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Discussion in 'The PatsFans.com Pub' started by ArchAngel007, Nov 13, 2015.

  1. Nikolai

    Nikolai Football Atheist PatsFans.com Supporter

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    Yep, we're talking about the same concept. The nature of punishment described in the Gospels seems to fall in line with the idea of hell; unquenched fires and what not. I believe Jesus has a parable where he consigns unbelievers to eternal fires (in Matthew?). I'm also fairly certain that the word Tartarus is used in the New Testament to describe the torments that await unbelievers.

    Now, it is possible that the Catholic church advanced those teachings to the forefront, and that's not something I can really comment on, as I'm not really a student of Christianity. Of note, in talking to Eastern Orthodox Christians, a couple of them contend that Jesus didn't die to save people from eternal torment, but from death itself. I didn't understand what they meant, and one guy even tried to explain it, but it was a little difficult to follow.

    By the way, the Valley of Hinnom is...eh...just a valley to me, but it is most definitely just a valley.
     
  2. PP2

    PP2 Veteran Starter w/Big Long Term Deal

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    I think belief in eternal punishment in hell was a pagan belief embraced and christianized by the church in Rome in the early years of the history of Christianity. The doctrine of everlasting punishment in hell is, I also think, founded upon a combination of mistranslations and misinterpretations, especially with the words we discuss- sheol, ghenna, and even hades (place of the dead).

    Here is an interesting passage I found regarding your pointing out of the "eternal fires" phrase in Matthews (and I think you're referring to Matthews 25:46):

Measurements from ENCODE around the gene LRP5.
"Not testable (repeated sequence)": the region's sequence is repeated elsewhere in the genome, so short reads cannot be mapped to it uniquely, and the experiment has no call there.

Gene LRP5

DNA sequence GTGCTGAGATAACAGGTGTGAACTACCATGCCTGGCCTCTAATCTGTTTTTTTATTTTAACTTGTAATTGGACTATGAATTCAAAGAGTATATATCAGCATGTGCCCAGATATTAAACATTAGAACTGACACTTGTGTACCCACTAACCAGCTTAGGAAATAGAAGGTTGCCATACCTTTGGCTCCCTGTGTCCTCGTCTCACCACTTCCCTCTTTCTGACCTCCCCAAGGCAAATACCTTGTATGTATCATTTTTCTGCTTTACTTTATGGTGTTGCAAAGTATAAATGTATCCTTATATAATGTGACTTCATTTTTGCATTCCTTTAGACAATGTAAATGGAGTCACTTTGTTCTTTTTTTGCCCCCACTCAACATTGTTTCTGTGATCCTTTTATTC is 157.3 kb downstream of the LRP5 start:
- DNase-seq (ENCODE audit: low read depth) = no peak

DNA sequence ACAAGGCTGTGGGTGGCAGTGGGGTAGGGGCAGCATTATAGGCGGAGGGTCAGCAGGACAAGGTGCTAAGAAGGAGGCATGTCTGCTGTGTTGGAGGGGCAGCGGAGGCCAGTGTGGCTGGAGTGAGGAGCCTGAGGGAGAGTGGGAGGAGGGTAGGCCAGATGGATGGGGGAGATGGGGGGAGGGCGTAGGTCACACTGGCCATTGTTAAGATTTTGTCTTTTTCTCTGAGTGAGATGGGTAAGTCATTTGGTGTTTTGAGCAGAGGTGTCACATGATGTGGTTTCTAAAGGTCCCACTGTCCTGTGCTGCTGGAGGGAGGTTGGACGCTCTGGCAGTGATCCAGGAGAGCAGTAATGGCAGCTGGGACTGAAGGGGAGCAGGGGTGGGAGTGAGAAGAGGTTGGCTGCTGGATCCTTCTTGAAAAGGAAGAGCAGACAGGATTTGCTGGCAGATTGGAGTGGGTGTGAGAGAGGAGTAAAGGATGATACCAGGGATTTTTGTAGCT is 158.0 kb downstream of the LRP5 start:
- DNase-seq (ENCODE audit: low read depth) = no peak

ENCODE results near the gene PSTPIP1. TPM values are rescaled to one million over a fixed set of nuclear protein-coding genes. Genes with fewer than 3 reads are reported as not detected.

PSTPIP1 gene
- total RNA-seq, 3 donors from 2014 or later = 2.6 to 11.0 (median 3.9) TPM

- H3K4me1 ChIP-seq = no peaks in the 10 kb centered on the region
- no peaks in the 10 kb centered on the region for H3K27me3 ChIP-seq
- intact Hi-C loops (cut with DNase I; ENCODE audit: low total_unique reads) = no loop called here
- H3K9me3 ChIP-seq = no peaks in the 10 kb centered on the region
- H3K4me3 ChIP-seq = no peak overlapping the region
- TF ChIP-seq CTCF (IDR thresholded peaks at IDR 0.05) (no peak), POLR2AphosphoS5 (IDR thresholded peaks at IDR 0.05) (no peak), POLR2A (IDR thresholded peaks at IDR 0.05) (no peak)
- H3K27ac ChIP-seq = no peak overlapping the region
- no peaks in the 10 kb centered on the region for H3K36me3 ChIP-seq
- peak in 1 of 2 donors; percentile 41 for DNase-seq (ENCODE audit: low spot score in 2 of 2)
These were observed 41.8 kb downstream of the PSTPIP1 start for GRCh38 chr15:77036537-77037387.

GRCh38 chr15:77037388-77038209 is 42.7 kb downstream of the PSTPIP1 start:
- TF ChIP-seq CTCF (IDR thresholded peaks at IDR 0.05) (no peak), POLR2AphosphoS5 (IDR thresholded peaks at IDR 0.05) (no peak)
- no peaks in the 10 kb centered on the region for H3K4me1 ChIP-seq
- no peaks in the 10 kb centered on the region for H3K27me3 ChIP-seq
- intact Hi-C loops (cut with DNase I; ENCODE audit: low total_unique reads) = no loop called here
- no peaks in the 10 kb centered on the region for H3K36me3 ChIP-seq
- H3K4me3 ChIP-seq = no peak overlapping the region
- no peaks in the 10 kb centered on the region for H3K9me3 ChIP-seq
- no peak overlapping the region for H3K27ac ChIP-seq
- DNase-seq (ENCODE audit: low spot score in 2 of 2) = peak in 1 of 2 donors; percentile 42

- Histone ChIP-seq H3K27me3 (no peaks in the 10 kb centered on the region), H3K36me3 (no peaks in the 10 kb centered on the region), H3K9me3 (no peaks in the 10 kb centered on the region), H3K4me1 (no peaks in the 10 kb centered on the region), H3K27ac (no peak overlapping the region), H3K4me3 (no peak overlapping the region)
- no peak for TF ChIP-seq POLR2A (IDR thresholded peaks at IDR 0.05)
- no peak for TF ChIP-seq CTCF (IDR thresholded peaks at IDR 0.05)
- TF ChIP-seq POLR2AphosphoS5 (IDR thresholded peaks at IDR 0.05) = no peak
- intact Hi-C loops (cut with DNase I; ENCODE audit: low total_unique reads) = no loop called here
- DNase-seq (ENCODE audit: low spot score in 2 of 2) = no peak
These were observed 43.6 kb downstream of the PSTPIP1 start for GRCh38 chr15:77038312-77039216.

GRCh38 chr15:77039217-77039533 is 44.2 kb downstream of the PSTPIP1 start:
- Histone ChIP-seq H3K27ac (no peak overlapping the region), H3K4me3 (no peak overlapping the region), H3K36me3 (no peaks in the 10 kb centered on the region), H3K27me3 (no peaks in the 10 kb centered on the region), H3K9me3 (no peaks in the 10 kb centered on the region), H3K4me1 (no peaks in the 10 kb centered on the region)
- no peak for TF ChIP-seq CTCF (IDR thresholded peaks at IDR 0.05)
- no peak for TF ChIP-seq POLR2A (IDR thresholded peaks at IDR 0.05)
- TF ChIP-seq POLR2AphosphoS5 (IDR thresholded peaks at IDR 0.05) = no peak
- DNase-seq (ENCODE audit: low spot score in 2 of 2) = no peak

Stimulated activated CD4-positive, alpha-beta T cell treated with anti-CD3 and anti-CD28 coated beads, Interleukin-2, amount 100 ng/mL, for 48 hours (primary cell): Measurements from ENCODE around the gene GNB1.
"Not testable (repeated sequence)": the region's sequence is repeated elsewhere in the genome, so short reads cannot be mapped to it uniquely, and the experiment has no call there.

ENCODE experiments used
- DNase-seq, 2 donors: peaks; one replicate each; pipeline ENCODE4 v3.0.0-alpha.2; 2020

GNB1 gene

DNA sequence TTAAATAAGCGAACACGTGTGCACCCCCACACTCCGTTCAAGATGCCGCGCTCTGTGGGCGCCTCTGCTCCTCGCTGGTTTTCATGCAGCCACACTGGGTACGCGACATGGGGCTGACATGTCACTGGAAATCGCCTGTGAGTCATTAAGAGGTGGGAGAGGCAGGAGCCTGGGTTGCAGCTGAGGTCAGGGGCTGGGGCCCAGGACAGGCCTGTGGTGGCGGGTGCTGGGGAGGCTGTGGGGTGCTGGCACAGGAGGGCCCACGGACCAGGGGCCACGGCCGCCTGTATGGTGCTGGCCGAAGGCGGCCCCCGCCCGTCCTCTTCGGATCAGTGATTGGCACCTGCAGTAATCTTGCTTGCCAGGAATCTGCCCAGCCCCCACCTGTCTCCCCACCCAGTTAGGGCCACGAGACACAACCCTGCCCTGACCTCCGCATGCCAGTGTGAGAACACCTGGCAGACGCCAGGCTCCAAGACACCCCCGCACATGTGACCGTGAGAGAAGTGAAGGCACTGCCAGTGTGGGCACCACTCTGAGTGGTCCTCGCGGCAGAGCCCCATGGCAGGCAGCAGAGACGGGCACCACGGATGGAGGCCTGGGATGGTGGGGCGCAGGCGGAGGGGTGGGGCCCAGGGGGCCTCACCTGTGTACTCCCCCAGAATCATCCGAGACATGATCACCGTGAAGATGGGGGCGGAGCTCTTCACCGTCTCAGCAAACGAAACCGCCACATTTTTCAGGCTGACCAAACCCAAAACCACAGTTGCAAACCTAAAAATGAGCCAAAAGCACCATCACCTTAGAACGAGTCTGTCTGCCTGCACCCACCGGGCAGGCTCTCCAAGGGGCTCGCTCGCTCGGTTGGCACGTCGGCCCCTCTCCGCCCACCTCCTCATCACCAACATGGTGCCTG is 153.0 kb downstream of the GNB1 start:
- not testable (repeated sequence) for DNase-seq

Mistranslations of Aionios

    Matthew 25:46
    And these will go away into everlasting (aionios) punishment, but the righteous into eternal (aionios) life.

    This is a mistranslated verse, which first appeared as a mistranslation in the Latin Vulgate around 400 AD in support of the Roman Catholic doctrine of hell. The KJV and other subsequent versions of the Bible that support the doctrine of hell have carried forward this mistranslated verse into their own versions.

    Augustine (354-430 AD), a fifth century Roman Catholic saint, who championed the doctrine of hell, depended heavily on this single verse to argue the case for endless punishment of unbelievers in hell. Augustine argued that since Jesus used the same word aionios to describe both the duration of the future punishment of unbelievers and the future life of the righteous, then it necessarily follows that the future punishment of unbelievers will be everlasting just like the future life of the righteous. The problem Augustine had was that he strongly believed in the pagan doctrine of hell and he totally ignored, or was ignorant of the fact, that aion and its adjective aionios have two meanings in the Bible of age and everlasting depending on the context.

    Now, let us understand the correct translation of Matthew 25:46 and the true meaning of what Jesus Christ is saying in this verse.

    As we have demonstrated, to translate aionios punishment to mean everlasting or eternal punishment is a mistranslation because it brings contradiction into the Word of God. In addition to this, it should be noted that the Greek word for punishment used in Matthew 25:46 is kolasis, and the meaning of kolasis is ‘corrective punishment’ as confirmed by Strong’s Concordance number G2851. So, the true meaning of Matthew 25:46 as dictated by the context is: